Archives for April 2015

Up All Night

Beginning Sunday, April 26th, the library will open at 2:00 P.M. and will not close until Friday, May 1st, at 6:00 P.M.  That’s right—24 hour service for finals is BACK!

get lucky


Here’s a little Q & A about finals week:

Q. Will there be coffee again?


Q. Will there be food, too?


Q. Will there be highly caffeinated librarians answering your frantic, last-minute questions at 3:00 a.m.??

A.  Oh, you know there will be!

Some of you may recall the library inaugurated its first 24 hour service period last semester.   During that week of finals, the library averaged 74 people a night between the hours of midnight and six in the morning.  On one particularly busy night, we had 187 people in the library at midnight—having group meetings, finishing up papers, & occasionally falling asleep in chairs.  You can read more about last semester’s trial run here.

To stay on top of announcements, or to share your photos, comments, and random thoughts at 4:00 a.m., follow us on Twitter or Facebook.

We plan to offer the same services as last semester.  Keep in mind, however, the Music Lab, Inter-library Loan service, and some circulation services will not be available.  We will still be able to offer basic check-in/check-out, but no fine repayments or new library applications after midnight.

But if you just need a quiet place to study, a table to gather around, some emergency citation help, or just a cup of coffee during the wee hours of finals, come join us in the library.  Don’t worry, we’ll leave the light on.


We’re Open!

Since the inauguration has moved to Tucker Coliseum on Friday, April 17th, the library will remain open during our regular hours, from 7:00 a.m. until 6:00 p.m. After you finish attending the inauguration, come by the library and check out our new arrivals…literally!


Here’s a brief snapshot of the titles most recently inaugurated into our collection:




Want to stay on top of new items?  Follow us on Facebook or Twitter.  You can also check out our growing list of new items by clicking the “Open Your Mind” logo in the top right corner of the library homepage.  We also have a breakdown of new titles by department & month on our Libguide for new books (including e-books).  If you happen to be in the library, proceed immediately to the first floor, south entrance where you’ll find the latest & greatest new books:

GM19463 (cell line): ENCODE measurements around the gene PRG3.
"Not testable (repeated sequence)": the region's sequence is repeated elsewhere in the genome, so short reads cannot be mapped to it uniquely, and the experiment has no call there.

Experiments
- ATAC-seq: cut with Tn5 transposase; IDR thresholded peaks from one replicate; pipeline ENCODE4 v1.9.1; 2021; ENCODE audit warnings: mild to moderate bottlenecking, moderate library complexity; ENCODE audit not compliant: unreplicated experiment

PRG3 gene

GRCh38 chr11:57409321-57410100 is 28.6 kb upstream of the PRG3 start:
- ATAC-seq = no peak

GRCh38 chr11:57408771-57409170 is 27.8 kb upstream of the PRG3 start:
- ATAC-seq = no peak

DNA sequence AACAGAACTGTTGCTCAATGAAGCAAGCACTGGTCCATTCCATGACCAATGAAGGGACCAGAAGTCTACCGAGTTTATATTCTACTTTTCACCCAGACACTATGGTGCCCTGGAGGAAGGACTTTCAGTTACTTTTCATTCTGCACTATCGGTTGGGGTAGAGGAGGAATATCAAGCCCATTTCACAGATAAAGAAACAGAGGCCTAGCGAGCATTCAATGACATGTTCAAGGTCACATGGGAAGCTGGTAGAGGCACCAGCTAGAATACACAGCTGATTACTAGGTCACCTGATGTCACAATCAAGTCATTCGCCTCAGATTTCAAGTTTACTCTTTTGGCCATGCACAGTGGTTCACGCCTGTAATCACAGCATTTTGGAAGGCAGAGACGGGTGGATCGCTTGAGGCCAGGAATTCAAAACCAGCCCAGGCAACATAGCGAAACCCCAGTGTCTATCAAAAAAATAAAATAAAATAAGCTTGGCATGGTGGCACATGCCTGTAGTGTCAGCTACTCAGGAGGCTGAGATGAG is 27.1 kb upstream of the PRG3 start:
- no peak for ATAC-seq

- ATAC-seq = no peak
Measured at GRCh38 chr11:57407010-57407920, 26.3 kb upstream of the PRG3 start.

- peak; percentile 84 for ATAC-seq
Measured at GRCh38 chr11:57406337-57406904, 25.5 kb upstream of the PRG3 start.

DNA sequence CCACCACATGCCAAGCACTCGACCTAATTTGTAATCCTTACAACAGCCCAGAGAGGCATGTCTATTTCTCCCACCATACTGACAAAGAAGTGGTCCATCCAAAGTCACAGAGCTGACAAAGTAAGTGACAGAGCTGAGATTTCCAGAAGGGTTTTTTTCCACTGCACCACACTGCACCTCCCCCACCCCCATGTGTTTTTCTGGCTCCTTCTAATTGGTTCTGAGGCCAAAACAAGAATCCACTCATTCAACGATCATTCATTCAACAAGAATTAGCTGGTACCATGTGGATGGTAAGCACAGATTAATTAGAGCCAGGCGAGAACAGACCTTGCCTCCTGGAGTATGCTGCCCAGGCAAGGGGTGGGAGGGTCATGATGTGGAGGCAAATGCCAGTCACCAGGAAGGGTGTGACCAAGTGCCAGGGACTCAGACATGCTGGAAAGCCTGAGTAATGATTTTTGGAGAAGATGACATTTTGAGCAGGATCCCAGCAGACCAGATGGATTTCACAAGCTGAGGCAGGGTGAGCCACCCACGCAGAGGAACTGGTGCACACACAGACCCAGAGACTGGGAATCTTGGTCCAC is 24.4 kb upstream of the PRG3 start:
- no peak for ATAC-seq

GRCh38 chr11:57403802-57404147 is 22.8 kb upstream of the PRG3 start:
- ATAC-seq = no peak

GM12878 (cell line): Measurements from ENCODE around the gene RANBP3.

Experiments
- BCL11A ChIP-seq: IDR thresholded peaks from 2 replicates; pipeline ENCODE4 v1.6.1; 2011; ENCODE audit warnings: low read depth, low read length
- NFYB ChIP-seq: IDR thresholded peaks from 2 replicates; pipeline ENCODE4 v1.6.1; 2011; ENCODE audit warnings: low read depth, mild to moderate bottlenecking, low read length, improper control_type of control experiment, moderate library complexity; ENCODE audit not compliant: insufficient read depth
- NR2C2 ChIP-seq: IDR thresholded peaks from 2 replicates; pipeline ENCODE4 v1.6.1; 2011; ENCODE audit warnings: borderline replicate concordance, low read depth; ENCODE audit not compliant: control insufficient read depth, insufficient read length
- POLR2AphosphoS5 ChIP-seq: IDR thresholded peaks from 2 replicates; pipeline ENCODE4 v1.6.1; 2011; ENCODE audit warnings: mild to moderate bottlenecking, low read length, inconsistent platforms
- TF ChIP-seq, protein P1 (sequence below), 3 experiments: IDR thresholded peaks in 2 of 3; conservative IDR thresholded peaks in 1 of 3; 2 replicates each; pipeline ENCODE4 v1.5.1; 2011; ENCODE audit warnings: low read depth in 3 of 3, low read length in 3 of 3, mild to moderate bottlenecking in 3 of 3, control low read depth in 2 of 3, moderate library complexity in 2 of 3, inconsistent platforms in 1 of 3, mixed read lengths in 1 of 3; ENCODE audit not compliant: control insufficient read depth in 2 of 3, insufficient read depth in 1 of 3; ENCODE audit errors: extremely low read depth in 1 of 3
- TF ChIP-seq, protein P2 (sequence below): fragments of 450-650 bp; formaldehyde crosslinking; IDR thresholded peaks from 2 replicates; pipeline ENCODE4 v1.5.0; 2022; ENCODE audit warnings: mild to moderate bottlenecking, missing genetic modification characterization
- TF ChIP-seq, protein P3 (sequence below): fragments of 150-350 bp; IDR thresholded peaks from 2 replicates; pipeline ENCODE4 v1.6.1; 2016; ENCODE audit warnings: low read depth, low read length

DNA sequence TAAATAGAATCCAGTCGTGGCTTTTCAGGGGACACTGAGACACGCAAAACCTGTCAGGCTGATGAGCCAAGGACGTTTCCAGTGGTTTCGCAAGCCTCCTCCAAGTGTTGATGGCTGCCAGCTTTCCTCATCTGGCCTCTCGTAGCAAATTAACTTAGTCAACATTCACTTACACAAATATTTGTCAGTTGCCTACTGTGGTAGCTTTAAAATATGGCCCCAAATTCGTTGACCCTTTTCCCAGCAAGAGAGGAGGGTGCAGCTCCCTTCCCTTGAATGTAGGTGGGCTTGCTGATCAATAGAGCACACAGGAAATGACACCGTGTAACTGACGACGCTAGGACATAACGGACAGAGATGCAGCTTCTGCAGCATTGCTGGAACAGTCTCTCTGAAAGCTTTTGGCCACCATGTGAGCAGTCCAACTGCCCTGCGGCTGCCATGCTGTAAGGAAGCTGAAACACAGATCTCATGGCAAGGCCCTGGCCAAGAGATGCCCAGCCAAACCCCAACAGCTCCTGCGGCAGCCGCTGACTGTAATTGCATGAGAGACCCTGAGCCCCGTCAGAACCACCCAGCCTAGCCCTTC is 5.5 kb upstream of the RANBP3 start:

Keep checking back for more new stuff, new “news”, as well as old, awful puns.

On Trial

The Library is currently sampling a buffet of new databases.  Feast on the following collections:

  • RILM Abstracts of Music Literature: This comprehensive music bibliography covers many subjects such as ethnomusicology, composition, dramatic arts, music librarianship, music pedagogy, music therapy, performance practice and popular music studies.  Content spans from 1967 to the present, and includes over 800,000 records in 171 different languages.  This trial ends June 30th.
  • SPIE Digital Library: This database contains the world’s largest collection of optics and photonics research with over 400,000 papers from conference proceedings, peer-reviewed journals and eBooks, with content spanning 1962 to present.  Includes full-text, images, multimedia, abstracts, and more.  Browse the topic collections to quickly catch up on the latest research in fields ranging from Astronomy to Sensors.  Explore this resource soon before the trial expires on May 12th.


Like what you see?  Have other databases you want us to trial?  Let us know at

Party at the Library

The Library is throwing a party, and you’re invited.  Come visit us on Tuesday, April 14, at 11:00 to celebrate National Library Week and the Library’s 90th year as a federal depository for government documents.  

PS: there will be free cake. 


National Library Week is a national observance sponsored by the American Library Association to celebrate the contributions of libraries and to promote library use and support.  Libraries around the country are hosting their own celebrations, raising awareness about their importance and calling attention to their sometimes endangered status.


At Ross Pendergraft Library, we’re using this as an opportunity celebrate our own milestone: 90 years as a federal depository library.  The Federal Depository Library Program was established by Congress nearly 200 years ago to ensure the American public has free and unrestricted access to information published by the government.  The Government Printing Office distributes this information, in both paper and electronic formats, to selected libraries around the country.

Since 1925, the ATU Library has participated in this program, and today, we currently hold over 119,000 federal documents.  To find government publications including the Budget of the United States Government, the Code of Federal Regulations, the Statistical Abstract of the United States, and much more, search our online catalog. 

Most of our documents are located online, but we also have many publications in print located in the US documents section on the second floor of the Library.  For additional help locating these important resources, contact our esteemed government documents librarian, Frances Hager

For all other inquiries about National Library Week, the Federal Depository Program, or the flavor of the cake, send us an email at  You can also be the first to know the next time we throw down by liking us on Facebook or following us on Twitter.  See you at the party!